Another update to Journals this week was the switchover to the Common Feeds Icon (). This is the same icon used by Firefox, and soon Internet Explorer and Opera. Also, AOL's Favorites Plus. It's also being adopted by web sites at an astonishing rate.
(Why a new icon to indicate feeds? Because "RSS" doesn't exactly scream "dynamic feed of updates for this web page". And lots of people our testing thought the tiny icon said "R55", which is even more useless.)
Rogers Cadenhead has a nice discussion here (see the comment thread too).
There's a debate over whether this icon should indicate an action (subscribe to this feed) or be a link to the feed resource (see the feed, and maybe subscribe). I personally don't think this is a huge issue, as long as a user isn't left staring at XML source. If an application only lets you do one thing with a feed, jumping directly to subscribing seems like a good idea. If you can do multiple things, give a menu of some kind (like Journals does) or a preview with options... humans can figure it out given reasonable feedback. Machines can't, but then they're not looking at the icon, they're looking at the <link rel="alternate" type="application/atom+xml" ...> markup in the page header.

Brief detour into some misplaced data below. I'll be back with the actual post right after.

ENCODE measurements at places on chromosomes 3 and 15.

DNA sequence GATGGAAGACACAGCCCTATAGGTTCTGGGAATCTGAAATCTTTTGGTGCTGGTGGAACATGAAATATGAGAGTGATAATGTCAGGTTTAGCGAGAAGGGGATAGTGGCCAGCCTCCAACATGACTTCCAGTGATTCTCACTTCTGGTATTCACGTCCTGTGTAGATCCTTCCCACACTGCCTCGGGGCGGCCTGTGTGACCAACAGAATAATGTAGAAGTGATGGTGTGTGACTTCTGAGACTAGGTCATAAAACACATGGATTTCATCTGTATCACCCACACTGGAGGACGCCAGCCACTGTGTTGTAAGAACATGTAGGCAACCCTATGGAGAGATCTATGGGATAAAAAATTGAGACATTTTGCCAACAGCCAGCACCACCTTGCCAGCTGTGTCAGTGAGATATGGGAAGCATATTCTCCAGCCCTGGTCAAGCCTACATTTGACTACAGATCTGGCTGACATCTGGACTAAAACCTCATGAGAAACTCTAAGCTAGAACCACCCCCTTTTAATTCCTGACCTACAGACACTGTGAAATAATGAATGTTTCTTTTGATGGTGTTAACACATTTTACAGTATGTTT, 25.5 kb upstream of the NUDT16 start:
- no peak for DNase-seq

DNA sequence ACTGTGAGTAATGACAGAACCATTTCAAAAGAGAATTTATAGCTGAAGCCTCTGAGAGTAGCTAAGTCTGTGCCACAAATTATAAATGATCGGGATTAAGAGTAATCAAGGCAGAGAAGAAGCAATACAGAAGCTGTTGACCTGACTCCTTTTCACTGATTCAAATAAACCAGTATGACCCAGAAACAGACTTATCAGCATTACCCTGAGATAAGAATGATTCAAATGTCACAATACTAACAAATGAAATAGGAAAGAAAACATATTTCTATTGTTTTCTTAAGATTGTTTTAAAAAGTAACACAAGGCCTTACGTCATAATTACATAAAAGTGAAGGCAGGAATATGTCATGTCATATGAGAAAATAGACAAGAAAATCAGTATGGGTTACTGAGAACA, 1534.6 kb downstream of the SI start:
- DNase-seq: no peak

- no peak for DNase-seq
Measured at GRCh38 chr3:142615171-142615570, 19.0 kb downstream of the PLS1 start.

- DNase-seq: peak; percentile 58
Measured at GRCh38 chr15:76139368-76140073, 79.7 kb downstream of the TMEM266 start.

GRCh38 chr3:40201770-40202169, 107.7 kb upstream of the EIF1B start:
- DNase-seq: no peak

Also, they're called "feeds". Doesn't matter if they're RSS 0.91, RSS 0.92, RSS 1.0, RSS 1.1, RSS 2.0, RSS 3.0, or Atom. And it really doesn't matter that they're in XML (well, except for RSS 3.0 :) ). What matters is that you just look for the if you want to keep track of what's new. Simple.